The two new video walls each consist of six screens in a horizontal array measuring 10 feet wide by about 4.5 feet tall. The wall can display images from a variety of sources including webcams installed across the county, weather channels, national news, and map and logistical data.
“We used to be able to display just one image at a time,” Schultz says. “Now we can show up to 18 screens at a time, and manipulate the images vertically, horizontally — any way we want to.”
Schultz laughs when asked if the wall is easy to manage.
“I can even figure it out — that shows you how easy it is,” Schultz says of CineMassive’s CineNet software. “It’s set up like a control panel. Just drag and drop from any desktop.”
Although the department hasn’t had any dire emergencies since the video walls were installed, they’ve proved valuable for training.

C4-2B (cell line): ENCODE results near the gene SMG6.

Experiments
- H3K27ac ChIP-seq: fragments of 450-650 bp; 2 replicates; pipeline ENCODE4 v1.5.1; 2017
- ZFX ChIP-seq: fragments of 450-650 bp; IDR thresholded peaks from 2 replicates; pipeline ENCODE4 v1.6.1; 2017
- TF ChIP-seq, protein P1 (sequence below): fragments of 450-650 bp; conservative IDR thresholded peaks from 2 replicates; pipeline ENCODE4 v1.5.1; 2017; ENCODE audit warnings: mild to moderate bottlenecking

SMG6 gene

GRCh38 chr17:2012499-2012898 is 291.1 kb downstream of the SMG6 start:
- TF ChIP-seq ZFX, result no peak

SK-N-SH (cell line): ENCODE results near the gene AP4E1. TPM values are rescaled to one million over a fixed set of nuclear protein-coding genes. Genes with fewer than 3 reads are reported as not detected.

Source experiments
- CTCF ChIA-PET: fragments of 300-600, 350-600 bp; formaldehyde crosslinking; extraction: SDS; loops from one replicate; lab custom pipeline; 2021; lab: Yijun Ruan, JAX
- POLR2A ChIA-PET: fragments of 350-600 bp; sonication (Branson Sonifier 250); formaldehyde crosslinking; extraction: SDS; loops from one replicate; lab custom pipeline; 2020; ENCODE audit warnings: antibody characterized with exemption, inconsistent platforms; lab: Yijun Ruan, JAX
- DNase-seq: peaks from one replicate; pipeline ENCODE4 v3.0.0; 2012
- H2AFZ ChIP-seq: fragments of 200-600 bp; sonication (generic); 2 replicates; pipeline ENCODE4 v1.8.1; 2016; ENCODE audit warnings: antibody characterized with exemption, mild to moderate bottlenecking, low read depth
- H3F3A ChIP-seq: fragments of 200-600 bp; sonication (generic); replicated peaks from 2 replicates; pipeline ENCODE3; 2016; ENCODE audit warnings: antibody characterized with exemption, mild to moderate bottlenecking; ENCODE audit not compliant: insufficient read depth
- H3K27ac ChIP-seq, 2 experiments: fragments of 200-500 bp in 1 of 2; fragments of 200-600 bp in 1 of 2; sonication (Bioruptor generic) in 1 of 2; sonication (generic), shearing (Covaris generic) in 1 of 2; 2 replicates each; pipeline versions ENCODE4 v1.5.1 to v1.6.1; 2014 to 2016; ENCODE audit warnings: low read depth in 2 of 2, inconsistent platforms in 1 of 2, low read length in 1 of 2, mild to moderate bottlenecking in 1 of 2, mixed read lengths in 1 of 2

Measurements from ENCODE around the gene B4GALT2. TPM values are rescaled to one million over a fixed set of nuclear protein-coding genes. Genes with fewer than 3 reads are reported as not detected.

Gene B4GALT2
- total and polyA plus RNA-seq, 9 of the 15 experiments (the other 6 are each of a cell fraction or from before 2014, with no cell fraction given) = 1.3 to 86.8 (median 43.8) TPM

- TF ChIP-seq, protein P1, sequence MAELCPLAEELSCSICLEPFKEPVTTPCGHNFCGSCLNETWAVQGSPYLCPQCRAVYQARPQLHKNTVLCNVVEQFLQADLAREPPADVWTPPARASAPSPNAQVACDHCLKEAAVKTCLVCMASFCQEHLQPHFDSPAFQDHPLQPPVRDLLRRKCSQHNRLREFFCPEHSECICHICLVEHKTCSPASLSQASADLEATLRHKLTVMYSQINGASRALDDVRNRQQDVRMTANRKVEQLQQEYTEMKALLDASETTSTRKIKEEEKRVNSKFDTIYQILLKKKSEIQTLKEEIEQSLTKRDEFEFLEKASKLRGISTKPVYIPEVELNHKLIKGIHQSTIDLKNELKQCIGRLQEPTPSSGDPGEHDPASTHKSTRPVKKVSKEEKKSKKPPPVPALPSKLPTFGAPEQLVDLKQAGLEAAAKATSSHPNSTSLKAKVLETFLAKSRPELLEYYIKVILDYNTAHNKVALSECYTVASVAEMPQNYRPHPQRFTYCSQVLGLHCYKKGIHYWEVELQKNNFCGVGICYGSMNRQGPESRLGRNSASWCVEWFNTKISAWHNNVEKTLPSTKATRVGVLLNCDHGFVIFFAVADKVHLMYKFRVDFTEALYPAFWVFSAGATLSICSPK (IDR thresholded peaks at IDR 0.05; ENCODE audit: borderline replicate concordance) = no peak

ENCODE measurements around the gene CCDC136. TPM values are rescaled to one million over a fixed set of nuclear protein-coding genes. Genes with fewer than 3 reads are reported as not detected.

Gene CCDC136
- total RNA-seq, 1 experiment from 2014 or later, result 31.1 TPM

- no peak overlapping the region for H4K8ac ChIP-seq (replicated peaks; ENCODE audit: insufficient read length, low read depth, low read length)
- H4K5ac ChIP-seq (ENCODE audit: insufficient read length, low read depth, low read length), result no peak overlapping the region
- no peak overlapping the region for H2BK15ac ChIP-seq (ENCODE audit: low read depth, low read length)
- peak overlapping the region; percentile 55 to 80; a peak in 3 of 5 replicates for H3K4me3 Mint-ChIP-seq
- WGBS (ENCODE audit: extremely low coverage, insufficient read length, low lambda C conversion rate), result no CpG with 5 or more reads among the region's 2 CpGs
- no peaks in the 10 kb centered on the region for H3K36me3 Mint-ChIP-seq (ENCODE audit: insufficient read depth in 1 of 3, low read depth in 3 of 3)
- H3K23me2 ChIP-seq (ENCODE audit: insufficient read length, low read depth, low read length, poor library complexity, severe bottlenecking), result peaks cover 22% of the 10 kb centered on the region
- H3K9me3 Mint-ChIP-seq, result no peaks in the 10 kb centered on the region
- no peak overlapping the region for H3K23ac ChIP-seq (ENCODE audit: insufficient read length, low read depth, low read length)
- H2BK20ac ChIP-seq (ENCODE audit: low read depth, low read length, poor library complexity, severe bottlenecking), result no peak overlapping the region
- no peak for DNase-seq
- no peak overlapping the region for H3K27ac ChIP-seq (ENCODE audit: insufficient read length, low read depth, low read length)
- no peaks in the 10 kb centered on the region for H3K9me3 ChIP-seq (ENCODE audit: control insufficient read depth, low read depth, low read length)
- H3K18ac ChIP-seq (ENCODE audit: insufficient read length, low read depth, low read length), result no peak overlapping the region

“We have the second-largest chemical plant in New York in our county, and a spill could affect major population areas,” Shultz explains. “We did a simulation of a spill taking into account weather and communication with other agencies and put all of that information on the screens, and it worked great.”
The agency did not have to upgrade any of its current technology to put the video walls into action. “It runs on Microsoft Windows, and we didn’t have to upgrade anything,” says Shultz.
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Marty Martin, director of public works, says the system plays a large role in the city’s mission to increase situational awareness.
“The video wall technology gives us the opportunity to compose visual information and take real-time camera input and other sources — online, live TV and active programming — and put it all in a single place for everyone to see at the same time,” Martin says.